The best shampoos for blond and grey hair

I’ve tried dozens of purple-toning shampoos in my time, but only after they were put through their paces by blond and grey-haired friends. Now I get to see first-hand how they perform. In something akin to a reverse midlife crisis, I’ve hit the fast-forward button and bleached my hair grey. I was bored with my 30% greys spreading at glacial pace, and would rather be one thing or another, so, after much deliberation, I went for it, despite knowing maintenance would be a chore.

As any cool-toned blond or silver fox will tell you, keeping the nicotine-ish yellow out of pale hair requires vigilance and effort, and that all starts with the right shampoo. Good, purple-toned washes cancel out the dreaded brassiness and impart a shiny brightness to hair lightened by chemicals or age. But not all are made equal. I’ve discovered that the most potent anti-brassiness properties also come at the most affordable price.

Bleach London Silver Shampoo (£6.50 for 250ml, boots.com) is outstanding (and vegan); it chills any unwanted warm tones almost completely in just a few minutes (I washed with my regular shampoo, then applied this all over as a second wash and left it on while I shaved my legs, before rinsing). The price paid for its potency, however, is stained hands that remain that way for a good day or so, unless you wash repeatedly or rub body scrub between your palms. I couldn’t wholly relax about my bathroom tiles, either.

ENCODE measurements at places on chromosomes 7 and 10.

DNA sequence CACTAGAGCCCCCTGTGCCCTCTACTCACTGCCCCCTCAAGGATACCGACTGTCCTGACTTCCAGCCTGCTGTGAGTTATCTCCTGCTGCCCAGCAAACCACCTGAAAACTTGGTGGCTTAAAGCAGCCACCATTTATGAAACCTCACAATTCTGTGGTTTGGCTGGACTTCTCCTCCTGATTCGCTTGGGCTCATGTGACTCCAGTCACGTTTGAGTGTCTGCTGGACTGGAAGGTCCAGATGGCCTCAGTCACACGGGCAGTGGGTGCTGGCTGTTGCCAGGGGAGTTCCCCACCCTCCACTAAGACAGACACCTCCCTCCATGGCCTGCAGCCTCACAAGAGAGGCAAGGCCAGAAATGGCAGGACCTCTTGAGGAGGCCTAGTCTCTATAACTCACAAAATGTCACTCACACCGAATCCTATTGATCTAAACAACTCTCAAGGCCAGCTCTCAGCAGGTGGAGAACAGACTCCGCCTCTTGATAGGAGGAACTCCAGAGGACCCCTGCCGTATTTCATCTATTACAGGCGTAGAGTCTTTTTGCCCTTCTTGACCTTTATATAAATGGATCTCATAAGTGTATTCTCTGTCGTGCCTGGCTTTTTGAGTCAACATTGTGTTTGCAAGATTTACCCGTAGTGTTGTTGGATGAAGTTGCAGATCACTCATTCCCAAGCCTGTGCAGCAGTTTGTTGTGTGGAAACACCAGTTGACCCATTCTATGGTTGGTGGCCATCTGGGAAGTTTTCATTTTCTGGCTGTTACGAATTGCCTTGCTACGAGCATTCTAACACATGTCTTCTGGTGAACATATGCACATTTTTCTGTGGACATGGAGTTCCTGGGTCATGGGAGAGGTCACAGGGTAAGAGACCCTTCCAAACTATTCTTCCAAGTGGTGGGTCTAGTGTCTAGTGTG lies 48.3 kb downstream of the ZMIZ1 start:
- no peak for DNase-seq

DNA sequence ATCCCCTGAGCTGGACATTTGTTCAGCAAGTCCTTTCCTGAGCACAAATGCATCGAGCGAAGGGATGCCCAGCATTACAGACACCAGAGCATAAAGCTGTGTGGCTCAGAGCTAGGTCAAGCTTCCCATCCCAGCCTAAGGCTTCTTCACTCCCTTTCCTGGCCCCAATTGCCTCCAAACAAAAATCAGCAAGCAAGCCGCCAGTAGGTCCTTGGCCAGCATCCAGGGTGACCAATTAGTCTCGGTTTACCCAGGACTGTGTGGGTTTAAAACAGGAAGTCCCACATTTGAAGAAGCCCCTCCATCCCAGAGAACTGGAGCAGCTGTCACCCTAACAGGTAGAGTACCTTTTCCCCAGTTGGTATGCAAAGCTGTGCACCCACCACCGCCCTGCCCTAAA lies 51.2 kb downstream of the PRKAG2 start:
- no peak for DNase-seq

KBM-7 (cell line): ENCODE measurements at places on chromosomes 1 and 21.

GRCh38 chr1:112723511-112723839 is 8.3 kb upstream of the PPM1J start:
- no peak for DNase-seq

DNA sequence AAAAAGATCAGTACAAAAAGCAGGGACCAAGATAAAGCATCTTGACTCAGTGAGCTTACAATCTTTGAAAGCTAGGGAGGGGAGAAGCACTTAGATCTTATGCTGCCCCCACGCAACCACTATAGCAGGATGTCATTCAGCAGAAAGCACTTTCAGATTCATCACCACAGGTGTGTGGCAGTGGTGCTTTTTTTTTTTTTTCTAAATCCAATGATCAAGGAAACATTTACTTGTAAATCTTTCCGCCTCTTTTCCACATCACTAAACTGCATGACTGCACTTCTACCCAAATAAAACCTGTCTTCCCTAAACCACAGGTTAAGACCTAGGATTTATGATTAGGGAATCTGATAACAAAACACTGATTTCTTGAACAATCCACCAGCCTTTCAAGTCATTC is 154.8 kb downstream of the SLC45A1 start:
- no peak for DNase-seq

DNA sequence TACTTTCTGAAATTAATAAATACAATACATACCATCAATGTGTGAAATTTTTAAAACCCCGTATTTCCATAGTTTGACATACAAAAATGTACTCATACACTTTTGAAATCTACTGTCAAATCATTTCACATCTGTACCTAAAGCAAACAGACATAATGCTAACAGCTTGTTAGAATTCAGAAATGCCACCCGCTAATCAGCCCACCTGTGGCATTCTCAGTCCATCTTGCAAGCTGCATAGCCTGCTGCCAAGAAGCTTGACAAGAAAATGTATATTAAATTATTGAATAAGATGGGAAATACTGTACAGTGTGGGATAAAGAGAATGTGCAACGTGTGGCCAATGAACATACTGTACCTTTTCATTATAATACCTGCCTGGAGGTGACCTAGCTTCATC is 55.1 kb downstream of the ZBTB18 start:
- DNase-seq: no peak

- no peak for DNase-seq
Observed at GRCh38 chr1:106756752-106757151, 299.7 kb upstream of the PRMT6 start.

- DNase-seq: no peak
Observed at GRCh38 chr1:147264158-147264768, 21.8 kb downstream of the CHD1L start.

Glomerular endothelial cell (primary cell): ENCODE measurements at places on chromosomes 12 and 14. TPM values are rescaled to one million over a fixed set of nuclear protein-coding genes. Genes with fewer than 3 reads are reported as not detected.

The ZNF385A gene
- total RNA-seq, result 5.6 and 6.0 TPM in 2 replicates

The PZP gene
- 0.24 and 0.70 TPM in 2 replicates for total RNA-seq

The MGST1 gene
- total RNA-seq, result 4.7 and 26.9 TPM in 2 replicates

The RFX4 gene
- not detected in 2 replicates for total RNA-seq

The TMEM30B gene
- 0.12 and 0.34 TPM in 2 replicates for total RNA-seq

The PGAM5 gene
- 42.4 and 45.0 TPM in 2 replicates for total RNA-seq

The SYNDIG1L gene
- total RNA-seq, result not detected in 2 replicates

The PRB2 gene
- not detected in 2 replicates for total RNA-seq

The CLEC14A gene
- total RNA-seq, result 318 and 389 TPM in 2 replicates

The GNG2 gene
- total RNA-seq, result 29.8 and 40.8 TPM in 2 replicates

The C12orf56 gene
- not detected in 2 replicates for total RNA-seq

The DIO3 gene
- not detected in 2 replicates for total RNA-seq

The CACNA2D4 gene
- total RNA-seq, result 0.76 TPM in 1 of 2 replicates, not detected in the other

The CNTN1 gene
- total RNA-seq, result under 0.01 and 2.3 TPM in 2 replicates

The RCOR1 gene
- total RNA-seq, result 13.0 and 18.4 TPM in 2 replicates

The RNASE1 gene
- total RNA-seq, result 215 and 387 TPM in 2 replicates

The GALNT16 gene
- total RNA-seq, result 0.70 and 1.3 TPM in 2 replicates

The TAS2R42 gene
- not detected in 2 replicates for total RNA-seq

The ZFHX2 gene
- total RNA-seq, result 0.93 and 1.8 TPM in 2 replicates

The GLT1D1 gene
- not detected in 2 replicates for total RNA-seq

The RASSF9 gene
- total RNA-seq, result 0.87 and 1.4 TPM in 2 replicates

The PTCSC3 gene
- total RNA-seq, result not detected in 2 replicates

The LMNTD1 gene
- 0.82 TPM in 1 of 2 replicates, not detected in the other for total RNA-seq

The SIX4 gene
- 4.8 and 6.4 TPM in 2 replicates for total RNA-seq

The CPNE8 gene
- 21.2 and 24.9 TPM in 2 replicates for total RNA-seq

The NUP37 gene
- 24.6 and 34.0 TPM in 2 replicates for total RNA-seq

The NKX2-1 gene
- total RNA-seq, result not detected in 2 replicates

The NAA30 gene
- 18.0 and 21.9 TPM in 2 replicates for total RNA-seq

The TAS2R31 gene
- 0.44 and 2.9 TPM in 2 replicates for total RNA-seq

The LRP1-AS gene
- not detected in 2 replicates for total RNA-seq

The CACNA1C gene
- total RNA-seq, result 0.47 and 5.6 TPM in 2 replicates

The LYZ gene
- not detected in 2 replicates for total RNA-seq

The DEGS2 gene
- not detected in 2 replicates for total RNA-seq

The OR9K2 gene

What gives almost as much cool brightness is L’Oréal Professionnel Série Expert Magnesium Silver Neutralising Shampoo (£13.40 for 300ml, but seemingly on price offer all over the internet – I paid a tenner), only without the skin staining and, to my touch, leaves my newly processed hair a little softer and with superior shine. There’s a matching conditioner, though you can easily keep using your favourite without losing the shampoo’s effect.

Aveda’s new (and vegan) Blonde Revival (£22.50 for 200ml, aveda.co.uk) is ideal if your white/silver/grey/blond locks are dry or curly, as the no-silicone, no-sulphate formula neither strips nor causes waves to frizz and droop. It’s an upgrade from their now iconic Blue Malva shampoo, packing in eight times more brass-neutralising pigments than the original. I’m too childish for low-foam formula myself (give me all of the lather), but cannot deny its visibly cooling effect on creeping warm tones and, besides, the matching conditioner (£26.50) is bliss over the L’Oréal shampoo.